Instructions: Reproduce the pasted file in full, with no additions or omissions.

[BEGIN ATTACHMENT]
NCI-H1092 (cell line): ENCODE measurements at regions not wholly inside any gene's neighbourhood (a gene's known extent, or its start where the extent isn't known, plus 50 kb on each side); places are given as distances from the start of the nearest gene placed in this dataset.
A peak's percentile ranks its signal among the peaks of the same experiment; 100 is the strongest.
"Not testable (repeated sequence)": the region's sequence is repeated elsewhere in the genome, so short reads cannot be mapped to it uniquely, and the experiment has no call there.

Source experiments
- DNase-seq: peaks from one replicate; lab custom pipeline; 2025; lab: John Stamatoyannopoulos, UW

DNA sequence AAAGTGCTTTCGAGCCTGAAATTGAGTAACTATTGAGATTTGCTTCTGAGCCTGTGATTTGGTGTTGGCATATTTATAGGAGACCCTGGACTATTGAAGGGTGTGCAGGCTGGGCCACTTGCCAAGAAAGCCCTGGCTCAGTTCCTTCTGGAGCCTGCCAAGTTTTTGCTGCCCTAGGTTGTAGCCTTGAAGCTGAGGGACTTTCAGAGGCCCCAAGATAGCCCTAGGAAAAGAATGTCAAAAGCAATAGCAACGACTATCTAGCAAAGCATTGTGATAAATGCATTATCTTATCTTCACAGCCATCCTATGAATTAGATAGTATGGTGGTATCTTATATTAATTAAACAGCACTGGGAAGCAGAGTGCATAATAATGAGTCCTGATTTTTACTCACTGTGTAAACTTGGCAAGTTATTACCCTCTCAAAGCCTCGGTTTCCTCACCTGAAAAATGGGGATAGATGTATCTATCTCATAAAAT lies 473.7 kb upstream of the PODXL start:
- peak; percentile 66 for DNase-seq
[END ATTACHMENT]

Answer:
NCI-H1092 (cell line): ENCODE measurements at regions not wholly inside any gene's neighbourhood (a gene's known extent, or its start where the extent isn't known, plus 50 kb on each side); places are given as distances from the start of the nearest gene placed in this dataset.
A peak's percentile ranks its signal among the peaks of the same experiment; 100 is the strongest.
"Not testable (repeated sequence)": the region's sequence is repeated elsewhere in the genome, so short reads cannot be mapped to it uniquely, and the experiment has no call there.

Source experiments
- DNase-seq: peaks from one replicate; lab custom pipeline; 2025; lab: John Stamatoyannopoulos, UW

DNA sequence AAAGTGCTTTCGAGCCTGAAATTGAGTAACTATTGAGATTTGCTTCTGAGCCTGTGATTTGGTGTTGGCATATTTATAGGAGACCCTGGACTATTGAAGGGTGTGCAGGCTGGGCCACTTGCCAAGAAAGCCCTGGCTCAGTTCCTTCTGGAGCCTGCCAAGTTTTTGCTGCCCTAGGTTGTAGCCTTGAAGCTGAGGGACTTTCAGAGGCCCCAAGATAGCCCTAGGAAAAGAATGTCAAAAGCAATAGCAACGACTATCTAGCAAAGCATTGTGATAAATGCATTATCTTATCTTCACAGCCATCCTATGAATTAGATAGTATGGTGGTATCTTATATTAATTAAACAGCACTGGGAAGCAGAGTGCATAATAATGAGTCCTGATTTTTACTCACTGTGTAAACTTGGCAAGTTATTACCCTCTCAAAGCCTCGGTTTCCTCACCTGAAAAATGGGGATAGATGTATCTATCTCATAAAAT lies 473.7 kb upstream of the PODXL start:
- peak; percentile 66 for DNase-seq